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Rio Health Concerns

By HERWriter Guide
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rio Via Unsplash

As the 2016 Olympics kick off for the summer, the excitement for the competition is palpable throughout the air, but it’s hard to overlook the many health concerns that have risen in Rio. Here is a quick glance at some of the health concerns that might threaten the wellbeing of many athletes and even more fans this August in Rio, and how to deal with them.

Zika Virus

Perhaps the biggest threat to everyone’s health is the widespread Zika virus, which is spread by the bite of a certain mosquito, or through exchange of bodily fluids. It can also be passed to a fetus if a pregnant woman has the virus, which is cause for concern, because infants infected by the Zika virus before birth often have birth defects, such as impaired growth and hearing deficiency. Given the recent Zika outbreak in Brazil, this is definitely something to be wary of. Rio, a common site for infectious diseases, is clearly susceptible to the spreading of the virus. There is currently no vaccine for Zika, and the best way to protect against Zika is to cover your body with clothing and use insect repellent to avoid getting bit.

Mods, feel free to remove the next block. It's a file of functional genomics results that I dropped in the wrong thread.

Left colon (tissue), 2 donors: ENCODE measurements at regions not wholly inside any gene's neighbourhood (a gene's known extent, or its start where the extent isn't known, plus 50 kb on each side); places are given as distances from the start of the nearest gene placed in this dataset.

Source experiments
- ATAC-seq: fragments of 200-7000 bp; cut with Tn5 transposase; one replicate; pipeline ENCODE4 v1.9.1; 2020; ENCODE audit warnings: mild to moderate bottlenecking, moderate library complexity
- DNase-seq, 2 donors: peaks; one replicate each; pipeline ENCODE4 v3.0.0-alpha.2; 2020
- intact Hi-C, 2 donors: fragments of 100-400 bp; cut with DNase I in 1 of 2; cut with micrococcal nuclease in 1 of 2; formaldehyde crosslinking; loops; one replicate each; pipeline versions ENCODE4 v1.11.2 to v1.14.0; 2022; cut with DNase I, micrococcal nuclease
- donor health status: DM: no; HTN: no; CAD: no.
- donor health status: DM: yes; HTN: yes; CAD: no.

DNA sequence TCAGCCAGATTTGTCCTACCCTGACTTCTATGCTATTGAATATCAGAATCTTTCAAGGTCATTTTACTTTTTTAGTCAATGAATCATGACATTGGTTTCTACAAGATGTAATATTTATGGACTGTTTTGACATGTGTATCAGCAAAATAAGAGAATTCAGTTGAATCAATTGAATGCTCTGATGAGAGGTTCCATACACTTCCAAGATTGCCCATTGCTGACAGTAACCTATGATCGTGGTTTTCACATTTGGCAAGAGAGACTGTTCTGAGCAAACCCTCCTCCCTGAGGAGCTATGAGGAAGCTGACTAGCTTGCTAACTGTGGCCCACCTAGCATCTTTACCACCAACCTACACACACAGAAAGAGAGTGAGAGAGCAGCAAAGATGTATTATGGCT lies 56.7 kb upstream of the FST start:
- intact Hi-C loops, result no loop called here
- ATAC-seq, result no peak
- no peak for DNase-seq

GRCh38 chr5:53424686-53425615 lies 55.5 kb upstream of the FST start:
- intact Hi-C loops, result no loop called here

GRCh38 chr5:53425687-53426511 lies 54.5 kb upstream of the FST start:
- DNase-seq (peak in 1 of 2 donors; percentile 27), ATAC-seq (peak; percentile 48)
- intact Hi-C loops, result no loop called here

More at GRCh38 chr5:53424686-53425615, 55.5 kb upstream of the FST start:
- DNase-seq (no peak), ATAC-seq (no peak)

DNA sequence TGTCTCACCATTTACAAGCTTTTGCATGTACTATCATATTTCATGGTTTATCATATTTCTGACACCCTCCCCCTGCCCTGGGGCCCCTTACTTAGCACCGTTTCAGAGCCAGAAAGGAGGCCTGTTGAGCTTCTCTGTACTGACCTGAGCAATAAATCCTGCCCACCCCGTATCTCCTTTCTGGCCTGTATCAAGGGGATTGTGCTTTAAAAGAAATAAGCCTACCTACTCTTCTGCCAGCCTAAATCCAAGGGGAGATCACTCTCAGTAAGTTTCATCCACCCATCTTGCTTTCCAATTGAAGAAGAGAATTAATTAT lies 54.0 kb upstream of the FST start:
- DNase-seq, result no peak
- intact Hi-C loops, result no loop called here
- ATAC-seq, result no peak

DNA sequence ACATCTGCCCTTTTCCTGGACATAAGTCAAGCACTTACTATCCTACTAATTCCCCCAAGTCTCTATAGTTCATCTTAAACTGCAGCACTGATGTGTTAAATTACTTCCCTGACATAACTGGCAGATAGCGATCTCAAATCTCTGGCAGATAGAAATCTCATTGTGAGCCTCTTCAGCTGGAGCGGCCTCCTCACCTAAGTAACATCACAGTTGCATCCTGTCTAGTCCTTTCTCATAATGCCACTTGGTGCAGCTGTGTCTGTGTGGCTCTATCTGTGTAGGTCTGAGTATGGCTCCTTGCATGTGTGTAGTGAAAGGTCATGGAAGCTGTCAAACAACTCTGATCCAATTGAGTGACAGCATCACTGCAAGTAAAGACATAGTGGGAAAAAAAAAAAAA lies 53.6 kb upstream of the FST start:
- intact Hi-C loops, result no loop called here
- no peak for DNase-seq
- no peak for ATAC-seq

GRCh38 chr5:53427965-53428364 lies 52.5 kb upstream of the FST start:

Contaminated Waters

While Zika virus is a serious issue, it is far from the only one. Many of Rio’s swimming areas are contaminated with sewage and are severely polluted, and it is important to avoid ingesting any of the waters as to prevent diarrhea or sickness. 

Flu Season

As Brazil is currently experiencing its winter, the flu is common. It might have been a while since you got your last flu shot, so take extra caution to avoid those germs. Wash your hands regularly, cough and sneeze into your elbow, and disinfect eating surfaces before using them.

Food and Drink

As with any type of travel, a common health risk is simply the hygienic levels of the food and drink being sold. To be safe, avoid food sold by street vendors and/or that has been sitting out for an extended period of time, and always drink bottled water (check that the bottle is sealed before you purchase it). Bringing diarrhea medicine is always a good idea as well.

Editing Note: This article did not filter through the normal EmpowHER editing and fact checking process. It was checked for spelling and grammar.

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We value and respect our HERWriters' experiences, but everyone is different. Many of our writers are speaking from personal experience, and what's worked for them may not work for you. Their articles are not a substitute for medical advice, although we hope you can gain knowledge from their insight.